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Irish A-to-Z: Mike McGlinchey

Stanford v Notre Dame

Stanford v Notre Dame

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Last preseason, Mike McGlinchey was the odd-man out along the offensive line, losing out on the opportunity to be the team’s starting right tackle. Entering 2015, he’s one of the key X factors that’ll determine whether or not Harry Hiestand’s offensive line is one of the elite units in the country.

McGlinchey was boxed out last fall when Steve Elmer started the year at right tackle after spending all spring at guard. And even after Elmer was kicked back inside after three games, McGlinchey stayed on the sidelines, with Hiestand and Brian Kelly picking Christian Lombard to play tackle over the first-year contributor, sliding Matt Hegarty in at center and Nick Martin over to left guard.

But Lombard’s bad back forced McGlinchey into the lineup against USC and LSU, and the young offensive lineman delivered. Building off that experience, the mega-talented prospect will have the opportunity to show so much more as he protects the blind side of left-handed quarterback Malik Zaire.

Let’s take a closer look at one of Notre Dame’s most intriguing players.

6'7.5", 310 lbs.
Junior, No. 68, OT


A four-star prospect with some recruiting services seeing him as a Top 150 player. McGlinchey was a true projection-type recruit, and schools like Michigan, Penn State and Wisconsin were all trying to land the Philadelphia native.

If there was a prototype right tackle prospect, McGlinchey was it, and on Signing Day, Kelly was quick to praise him—while also wondering if he’d be a basketball player and almost a seven-footer by the time he was done growing into his frame in South Bend.


Freshman Season (2013): Did not see action.

Sophomore Season (2014): Played in all 13 games (predominantly on special teams) before replacing Christian Lombard at right tackle against USC. Started against LSU in the Music City Bowl.


McGlinchey didn’t get the shot I thought he would get in 2014, though he proved why I was so bullish on him in the season’s final two games.

(I know, even a broken clock is right twice a day.)

McGlinchey is one of the few players where you can honestly say that the season hinges upon his ability. If McGlinchey can’t cut it at right tackle, a pretty significant domino-effect is going to happen. Steve Elmer will shift to right tackle, Conor Hanratty could be the next guard in, or guys like Matt Hegarty or Colin McGovern all of a sudden get an opportunity to play on the inside, taking away some of the depth that’s been so enviable.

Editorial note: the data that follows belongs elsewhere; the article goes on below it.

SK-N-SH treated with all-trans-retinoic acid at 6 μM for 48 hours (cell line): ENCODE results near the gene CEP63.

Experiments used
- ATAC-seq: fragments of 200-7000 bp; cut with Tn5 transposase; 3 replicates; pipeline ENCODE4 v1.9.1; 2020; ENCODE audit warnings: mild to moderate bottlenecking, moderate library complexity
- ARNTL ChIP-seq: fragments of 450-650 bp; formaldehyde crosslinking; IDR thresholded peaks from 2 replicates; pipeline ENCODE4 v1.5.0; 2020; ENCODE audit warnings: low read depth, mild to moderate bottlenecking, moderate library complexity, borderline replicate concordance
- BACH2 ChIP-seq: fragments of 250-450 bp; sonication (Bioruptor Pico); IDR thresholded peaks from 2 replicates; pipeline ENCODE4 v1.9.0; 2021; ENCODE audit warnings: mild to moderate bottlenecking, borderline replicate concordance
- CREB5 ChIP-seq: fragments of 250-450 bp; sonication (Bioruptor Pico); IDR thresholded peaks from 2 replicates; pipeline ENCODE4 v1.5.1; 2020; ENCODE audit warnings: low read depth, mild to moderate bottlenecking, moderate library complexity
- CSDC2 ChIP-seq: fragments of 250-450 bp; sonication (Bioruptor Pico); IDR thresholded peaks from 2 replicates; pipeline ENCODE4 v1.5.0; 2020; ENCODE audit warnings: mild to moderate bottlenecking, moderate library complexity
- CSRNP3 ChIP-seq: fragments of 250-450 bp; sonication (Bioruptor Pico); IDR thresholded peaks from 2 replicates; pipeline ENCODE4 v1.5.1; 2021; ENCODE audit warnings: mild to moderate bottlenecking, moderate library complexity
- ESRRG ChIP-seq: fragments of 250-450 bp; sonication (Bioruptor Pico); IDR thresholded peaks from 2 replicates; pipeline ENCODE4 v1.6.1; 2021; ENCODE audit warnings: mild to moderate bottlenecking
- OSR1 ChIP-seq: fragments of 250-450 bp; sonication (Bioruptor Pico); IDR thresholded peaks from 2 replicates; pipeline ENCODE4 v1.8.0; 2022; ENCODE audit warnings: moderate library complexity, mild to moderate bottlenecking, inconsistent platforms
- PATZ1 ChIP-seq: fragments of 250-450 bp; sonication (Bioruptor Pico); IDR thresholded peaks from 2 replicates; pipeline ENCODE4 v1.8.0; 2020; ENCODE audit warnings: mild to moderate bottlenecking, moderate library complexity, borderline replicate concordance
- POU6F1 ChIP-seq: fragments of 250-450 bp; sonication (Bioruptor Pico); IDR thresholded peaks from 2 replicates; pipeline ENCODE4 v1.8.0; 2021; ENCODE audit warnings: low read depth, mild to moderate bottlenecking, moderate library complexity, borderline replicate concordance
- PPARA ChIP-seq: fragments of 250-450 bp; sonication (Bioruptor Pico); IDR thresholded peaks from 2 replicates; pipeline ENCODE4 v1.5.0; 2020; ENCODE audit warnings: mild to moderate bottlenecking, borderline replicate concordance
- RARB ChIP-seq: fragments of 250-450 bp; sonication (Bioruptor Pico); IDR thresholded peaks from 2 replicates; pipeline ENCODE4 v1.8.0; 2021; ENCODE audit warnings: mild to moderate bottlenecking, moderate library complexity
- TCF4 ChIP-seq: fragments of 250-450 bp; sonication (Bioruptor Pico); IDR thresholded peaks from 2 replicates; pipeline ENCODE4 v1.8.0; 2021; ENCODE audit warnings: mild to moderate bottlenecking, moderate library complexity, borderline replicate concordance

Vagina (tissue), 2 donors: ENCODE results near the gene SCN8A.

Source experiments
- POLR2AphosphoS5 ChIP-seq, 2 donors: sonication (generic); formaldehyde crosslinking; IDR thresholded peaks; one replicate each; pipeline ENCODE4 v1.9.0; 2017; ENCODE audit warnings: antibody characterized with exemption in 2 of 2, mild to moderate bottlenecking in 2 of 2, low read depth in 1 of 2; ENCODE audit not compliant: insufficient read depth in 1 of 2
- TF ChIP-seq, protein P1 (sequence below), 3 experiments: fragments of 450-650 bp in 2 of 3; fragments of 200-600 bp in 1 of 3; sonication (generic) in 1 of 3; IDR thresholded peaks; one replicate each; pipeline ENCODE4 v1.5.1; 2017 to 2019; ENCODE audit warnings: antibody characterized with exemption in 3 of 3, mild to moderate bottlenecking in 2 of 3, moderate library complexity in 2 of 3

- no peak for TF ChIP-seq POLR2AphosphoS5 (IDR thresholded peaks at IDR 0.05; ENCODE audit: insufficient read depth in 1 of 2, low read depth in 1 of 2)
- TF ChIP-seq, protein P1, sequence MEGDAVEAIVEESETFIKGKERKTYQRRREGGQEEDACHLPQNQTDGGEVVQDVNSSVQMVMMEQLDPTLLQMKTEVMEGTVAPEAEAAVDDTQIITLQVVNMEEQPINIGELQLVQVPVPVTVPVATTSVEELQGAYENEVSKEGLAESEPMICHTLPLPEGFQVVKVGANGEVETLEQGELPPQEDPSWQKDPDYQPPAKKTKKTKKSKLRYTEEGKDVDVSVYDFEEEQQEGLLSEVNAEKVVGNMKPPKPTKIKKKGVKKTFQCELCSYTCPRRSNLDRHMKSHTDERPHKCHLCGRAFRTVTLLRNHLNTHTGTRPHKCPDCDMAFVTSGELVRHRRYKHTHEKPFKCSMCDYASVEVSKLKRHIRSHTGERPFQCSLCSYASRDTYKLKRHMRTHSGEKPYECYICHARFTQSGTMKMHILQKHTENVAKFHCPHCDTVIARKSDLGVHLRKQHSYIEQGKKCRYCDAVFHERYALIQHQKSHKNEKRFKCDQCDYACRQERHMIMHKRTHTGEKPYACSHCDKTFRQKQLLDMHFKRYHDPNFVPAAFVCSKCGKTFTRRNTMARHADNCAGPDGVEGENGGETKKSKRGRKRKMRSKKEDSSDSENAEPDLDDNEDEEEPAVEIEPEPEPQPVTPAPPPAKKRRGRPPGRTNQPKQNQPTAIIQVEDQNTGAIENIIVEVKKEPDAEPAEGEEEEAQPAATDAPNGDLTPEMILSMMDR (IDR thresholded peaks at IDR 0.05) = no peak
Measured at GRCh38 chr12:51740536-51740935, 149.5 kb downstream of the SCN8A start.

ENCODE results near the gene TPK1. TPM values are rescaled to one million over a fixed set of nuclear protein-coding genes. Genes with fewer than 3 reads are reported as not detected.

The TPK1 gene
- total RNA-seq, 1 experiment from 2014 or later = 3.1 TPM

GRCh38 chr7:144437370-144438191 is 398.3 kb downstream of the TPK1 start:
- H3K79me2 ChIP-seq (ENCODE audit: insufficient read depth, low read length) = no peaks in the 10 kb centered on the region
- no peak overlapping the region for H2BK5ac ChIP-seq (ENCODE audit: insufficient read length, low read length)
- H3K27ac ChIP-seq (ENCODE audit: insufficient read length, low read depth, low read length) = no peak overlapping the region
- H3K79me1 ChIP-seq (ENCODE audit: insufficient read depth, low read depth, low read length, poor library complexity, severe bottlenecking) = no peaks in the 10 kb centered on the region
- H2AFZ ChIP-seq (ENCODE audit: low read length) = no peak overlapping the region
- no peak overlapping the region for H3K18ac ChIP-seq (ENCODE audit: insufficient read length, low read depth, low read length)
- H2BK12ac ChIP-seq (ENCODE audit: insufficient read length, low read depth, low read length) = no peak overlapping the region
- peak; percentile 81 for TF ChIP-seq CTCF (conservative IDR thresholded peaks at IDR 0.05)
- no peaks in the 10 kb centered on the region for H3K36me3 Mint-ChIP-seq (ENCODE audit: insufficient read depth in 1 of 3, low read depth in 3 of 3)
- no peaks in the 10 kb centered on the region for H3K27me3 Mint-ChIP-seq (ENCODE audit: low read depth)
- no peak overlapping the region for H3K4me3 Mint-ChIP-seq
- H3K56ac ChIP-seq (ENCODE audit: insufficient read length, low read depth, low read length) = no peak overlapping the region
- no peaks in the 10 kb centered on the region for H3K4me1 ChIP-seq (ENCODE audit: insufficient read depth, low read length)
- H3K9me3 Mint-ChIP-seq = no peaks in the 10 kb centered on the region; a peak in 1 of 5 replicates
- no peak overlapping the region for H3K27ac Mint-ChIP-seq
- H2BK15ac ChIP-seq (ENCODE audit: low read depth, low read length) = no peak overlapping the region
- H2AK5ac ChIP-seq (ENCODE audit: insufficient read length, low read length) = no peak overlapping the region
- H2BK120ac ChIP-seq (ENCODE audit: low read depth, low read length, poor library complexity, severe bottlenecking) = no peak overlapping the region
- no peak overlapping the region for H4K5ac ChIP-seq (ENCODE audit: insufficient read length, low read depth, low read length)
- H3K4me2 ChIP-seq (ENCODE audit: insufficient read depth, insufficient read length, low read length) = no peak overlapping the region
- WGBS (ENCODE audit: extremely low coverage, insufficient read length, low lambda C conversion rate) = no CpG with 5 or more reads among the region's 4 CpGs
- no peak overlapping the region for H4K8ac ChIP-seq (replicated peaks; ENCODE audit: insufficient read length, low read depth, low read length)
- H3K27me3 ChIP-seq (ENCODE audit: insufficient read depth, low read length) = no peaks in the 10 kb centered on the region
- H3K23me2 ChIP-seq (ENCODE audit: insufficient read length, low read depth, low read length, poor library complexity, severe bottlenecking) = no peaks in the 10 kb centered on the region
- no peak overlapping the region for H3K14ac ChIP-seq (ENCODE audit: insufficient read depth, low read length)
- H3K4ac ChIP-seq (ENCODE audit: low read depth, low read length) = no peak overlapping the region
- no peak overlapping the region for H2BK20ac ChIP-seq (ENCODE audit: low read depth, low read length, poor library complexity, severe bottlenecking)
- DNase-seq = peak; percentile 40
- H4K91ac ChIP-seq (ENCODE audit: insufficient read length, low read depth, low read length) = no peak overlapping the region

At this point, it’s worth looking back at the offensive linemen Kelly has taken a shot on at a young age. First was a redshirt freshman from Indiana that was plugged in at left tackle from the beginning. It worked out okay for Zack Martin. Next was Lombard, who stepped in at right tackle in 2012, when Matt Romine had a fifth year available.

Ronnie Stanley more than proved his worth in a very impressive debut campaign last year. As did Steve Elmer, who played big minutes as a true freshman. That all bodes very well for McGlinchey, who has the size, length and athleticism to do some very impressive things at right tackle.


There’s dazzling potential in McGlinchey, who has earned the praise of Kelly multiple times. Whether it’s for his quick feet, strong throwing arm or low-post game, it’s usually a good sign when a six-foot-eight offensive lineman is one of the team’s best athletes.

But looking good in the gym and being dominant on the football field are two different things. Even if the sample-size was small, doing great work against elite defensive lineman Leonard Williams and then the LSU front seven makes for a very bright future for a right tackle who should spend three years in the starting lineup.


I’m all in on McGlinchey, who I think has a ceiling equal to Ronnie Stanley’s, who some are predicting (way too early, I might add) could be a candidate for the No. 1 overall pick in the 2016 NFL Draft. That’s high praise for a guy with exactly one start, but deserving when you consider all the tremendous attributes that come along with McGlinchey’s game.

But here’s what we don’t know: How quickly will McGlinchey get comfortable in the starting lineup? Because he’ll be protecting the blindside of a young quarterback, one who has a propensity to run. That could make McGlinchey susceptible to speed rushers—already tough enough when you’re long and inexperienced—and could keep him from locking in his mechanics, something that forced Elmer to slide inside.

There’s no room for a 6-foot-8 guard, and McGlinchey’s future (both in college and at the next level) is at tackle. So while it’s a bit of a reach, there’s elite potential in McGlinchey, and I’m expecting him to show it off this season, creating another stay-or-go scenario for an offensive lineman in 2016.

THE 2015 IRISH A-to-Z
Josh Adams, RB
Josh Barajas, OLB
Nicky Baratti, S
Alex Bars, OL
Asmar Bilal, OLB
Hunter Bivin, OL
Grant Blankenship, DE
Jonathan Bonner, DE
Miles Boykin, WR
Justin Brent, WR
Greg Bryant, RB
Devin Butler, CB
Jimmy Byrne, OL
Daniel Cage, DL
Amir Carlisle, RB
Nick Coleman, DB
Te’von Coney, LB
Shaun Crawford, DB
Scott Daly, LS
Sheldon Day, DL
Michael Deeb, LB
Micah Dew-Treadway, DL
Steve Elmer, RG
Matthias Farley, DB
Nicco Fertitta, DB
Tarean Folston, RB
Will Fuller, WR
Jarrett Grace, LB
Jalen Guyton, WR
Mark Harrell, OL
Jay Hayes, DL
Mike Heuerman, TE
Kolin Hill, DE
Tristen Hoge, C
Corey Holmes, WR
Chase Hounshell, TE
Torii Hunter, Jr. WR
Alizé Jones, TE
Jarron Jones, DL
DeShone Kizer, QB
Tyler Luatua, TE
Cole Luke, CB
Nick Martin, C
Greer Martini, LB
Jacob Matuska, DL